Putting a Stop to Australia’s Extinction Crisis

I’ve been screening unsolicited calls from an unknown charity for a while now. I got caught on the hop a few weeks back when the call came through from an unknown mobile. When I answered, it was a charity I currently donate to and swiftly told them I was too busy to talk and fobbed them off with some false excuse. Why is it charities always call during the most inconvenient times (dinner, nap time, any time really)? If it were up to husband I’d have given them the boot already, I mean how much money do you want from me, I’m already donating monthly?!

Against hubby’s better judgement I finally answered, knowing I was picking up the call from the Wilderness Society. I spoke to a lovely chap named Jordan and yes, they were looking for more money to bolster one of their current campaigns. What he told me was this: one of Australia’s national laws, the Environment Protection and Biodiversity Conservation Act 1999 (EPBC), is up for review. This law is in place to protect our environment and is designed to safeguard Australia’s unique flora and fauna. The EPBC is reviewed every 10 years, giving us a once-in-a-decade chance to have our say on the laws that speak on behalf of our vulnerable plants and animals.

The question is, if these laws are doing what they’re supposed to, why is it we’re the only developed nation that makes it on to World Wildlife Fund’s naughty list of highest global deforestation rates? When we talk about deforestation we think of Indonesia or the Amazon, we rarely think about our own back yard. Our deforestation ranks in the global top 10, right up there with the Amazon. And why then are we worldwide leaders in species extinction? Australia’s Threatened Species Commissioner Gregory Andrews told the ABC’s Fact Check, “35 per cent of all global mammal extinctions since 1500 have been Australian (30 out of 84 world-wide extinctions)”. The EPBC is a piss-weak excuse of a law that allows egotistic corporations to pummel our native forests and bring down a myriad of animals with them. Australia is in the midst of an extinction crisis.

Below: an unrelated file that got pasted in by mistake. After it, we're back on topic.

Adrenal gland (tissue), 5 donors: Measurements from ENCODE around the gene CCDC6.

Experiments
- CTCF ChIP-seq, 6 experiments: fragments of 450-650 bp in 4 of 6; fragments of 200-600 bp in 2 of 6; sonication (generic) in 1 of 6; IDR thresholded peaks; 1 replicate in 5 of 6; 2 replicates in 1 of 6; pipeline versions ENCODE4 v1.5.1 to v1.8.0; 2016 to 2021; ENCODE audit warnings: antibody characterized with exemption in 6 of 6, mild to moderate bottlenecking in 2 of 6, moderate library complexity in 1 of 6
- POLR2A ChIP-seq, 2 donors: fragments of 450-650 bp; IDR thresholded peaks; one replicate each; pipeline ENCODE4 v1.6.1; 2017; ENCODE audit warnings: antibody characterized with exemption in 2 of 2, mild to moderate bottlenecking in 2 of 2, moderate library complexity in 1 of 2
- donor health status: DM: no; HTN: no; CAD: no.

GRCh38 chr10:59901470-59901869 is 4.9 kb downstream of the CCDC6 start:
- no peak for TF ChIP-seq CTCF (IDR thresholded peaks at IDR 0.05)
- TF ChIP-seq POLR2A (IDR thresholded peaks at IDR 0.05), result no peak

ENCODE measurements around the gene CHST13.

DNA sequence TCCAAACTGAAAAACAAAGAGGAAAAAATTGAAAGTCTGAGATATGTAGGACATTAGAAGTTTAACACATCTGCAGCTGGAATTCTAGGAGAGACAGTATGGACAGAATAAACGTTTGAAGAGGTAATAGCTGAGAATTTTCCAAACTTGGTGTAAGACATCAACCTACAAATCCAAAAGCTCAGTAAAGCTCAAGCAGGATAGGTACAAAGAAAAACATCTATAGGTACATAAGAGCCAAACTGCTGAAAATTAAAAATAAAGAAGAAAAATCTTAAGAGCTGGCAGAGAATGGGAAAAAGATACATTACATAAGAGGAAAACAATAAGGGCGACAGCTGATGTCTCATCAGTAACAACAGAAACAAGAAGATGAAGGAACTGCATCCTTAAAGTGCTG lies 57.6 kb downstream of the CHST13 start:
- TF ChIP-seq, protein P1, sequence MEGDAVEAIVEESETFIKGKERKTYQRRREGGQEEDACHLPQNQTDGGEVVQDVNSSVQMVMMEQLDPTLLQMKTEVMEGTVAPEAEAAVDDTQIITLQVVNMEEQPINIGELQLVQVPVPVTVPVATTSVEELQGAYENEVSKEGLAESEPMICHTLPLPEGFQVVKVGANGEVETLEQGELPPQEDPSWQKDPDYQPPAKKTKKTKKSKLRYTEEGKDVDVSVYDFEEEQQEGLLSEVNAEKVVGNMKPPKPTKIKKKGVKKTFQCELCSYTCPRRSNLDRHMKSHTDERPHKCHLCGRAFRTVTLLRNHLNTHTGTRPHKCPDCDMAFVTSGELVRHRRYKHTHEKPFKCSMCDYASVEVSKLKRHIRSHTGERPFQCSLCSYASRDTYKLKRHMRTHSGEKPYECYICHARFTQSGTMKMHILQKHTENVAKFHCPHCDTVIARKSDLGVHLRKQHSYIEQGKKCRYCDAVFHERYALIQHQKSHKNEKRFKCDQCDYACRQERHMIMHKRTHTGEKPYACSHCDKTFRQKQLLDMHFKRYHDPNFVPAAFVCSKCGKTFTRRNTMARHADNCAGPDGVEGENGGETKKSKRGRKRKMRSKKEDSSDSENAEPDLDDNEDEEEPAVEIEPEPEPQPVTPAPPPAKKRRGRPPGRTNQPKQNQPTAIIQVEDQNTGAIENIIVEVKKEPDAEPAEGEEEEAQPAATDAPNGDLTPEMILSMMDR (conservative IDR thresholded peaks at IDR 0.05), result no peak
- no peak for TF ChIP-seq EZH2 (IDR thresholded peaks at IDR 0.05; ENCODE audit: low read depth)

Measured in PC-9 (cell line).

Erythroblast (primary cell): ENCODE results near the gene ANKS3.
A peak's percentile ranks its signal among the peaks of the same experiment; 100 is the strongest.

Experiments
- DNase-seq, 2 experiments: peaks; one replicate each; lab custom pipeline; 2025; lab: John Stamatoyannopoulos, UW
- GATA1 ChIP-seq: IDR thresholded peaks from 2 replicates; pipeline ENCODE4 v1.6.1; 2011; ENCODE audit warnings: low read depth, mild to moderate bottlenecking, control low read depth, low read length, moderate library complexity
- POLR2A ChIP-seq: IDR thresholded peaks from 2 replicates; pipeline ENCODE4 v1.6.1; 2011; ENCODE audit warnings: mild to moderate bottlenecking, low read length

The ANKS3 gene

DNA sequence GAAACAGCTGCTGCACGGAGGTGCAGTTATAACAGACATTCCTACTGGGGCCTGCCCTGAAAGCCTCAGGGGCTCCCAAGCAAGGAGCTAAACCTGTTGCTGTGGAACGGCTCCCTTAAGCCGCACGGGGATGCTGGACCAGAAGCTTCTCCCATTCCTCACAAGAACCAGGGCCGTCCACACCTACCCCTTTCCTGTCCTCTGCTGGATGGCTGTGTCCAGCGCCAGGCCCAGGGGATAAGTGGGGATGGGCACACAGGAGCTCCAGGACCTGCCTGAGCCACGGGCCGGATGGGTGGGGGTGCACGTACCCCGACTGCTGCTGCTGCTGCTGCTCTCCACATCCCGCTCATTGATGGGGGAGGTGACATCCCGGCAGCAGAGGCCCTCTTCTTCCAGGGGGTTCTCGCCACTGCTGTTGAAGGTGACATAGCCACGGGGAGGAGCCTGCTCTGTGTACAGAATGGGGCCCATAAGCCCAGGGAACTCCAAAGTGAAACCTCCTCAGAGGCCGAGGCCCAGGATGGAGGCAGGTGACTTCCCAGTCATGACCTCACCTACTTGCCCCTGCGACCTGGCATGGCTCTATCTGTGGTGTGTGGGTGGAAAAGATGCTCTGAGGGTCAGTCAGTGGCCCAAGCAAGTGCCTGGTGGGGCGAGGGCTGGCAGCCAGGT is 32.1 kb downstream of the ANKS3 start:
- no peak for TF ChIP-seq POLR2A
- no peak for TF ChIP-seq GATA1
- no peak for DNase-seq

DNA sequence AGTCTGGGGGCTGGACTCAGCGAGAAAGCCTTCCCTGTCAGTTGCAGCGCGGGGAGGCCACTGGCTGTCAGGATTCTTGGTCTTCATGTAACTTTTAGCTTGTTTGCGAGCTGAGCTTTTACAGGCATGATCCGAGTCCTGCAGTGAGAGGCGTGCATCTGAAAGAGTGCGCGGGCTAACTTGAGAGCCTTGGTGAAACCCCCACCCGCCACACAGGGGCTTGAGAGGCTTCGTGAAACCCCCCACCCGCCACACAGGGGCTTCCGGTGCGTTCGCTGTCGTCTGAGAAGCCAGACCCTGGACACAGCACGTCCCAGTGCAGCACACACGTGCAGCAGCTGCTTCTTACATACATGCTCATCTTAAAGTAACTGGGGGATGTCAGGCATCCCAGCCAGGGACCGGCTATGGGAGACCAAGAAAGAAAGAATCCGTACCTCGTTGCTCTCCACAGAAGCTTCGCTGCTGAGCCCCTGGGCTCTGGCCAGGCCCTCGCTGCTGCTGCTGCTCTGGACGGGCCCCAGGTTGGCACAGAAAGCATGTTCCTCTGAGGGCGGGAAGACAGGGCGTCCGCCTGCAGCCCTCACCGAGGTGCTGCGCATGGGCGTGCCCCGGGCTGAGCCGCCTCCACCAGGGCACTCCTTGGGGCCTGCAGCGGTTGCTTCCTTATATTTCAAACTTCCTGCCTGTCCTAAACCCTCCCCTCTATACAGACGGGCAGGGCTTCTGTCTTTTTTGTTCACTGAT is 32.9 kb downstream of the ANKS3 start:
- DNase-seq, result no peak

An MCG-sized area of forest and bush is bulldozed every 2 minutes in Australia

The Wilderness Society
World Wildlife Fund

An Independent Review of the EPBC showed that these laws are unjust and the only thing that will save our forests and get us off the naughty list is fundamental reform. The Review states, the EPBC Act is ineffective and failing to deliver the “Commonwealth’s core responsibilities for protecting the environment and conserving biodiversity”. The Morrison Government plans to pass on the responsibilities of the EPBC to the states on the understanding they will implement these national environmental standards on behalf of the Australia Government. We need to ensure the current standards are subject to reform and in place across the board before the responsibility is handed over so that Australia’s biodiversity can be protected across the nation.

They’ve (the Government) wanted to wash their hands of any responsibility for environmental decisions—without establishing any sort of national standards or independent regulation.

The Wilderness Society

We need stronger laws that actually do what they’re supposed to and protect our environment. The report suggests we also need an independent watchdog to enforce them. According to the Wilderness Society, “almost all (deforestation related) projects (99.7%) assessed by the Federal Government get rubber-stamped, with just 2% later knocked back by the courts”.

Source: The Guardian

So, no, I did not open my wallet to give more money. I politely explained to Jordan that I am currently unemployed and not in a position to give more cashmoney. I was, however very concerned that we would not have the opportunity to reform this broken system for another 10 years, by which the ship would have already sunk, so I stepped into my nap-time activist role and banged out some letters. One to my local federal MP and one to the Federal Environment Minister, Sussan Ley. I took the opportunity to contact the Government politely asking them to get their shit together. We are running out of time and cannot waste any more of it putting up with the government’s dysrationalia.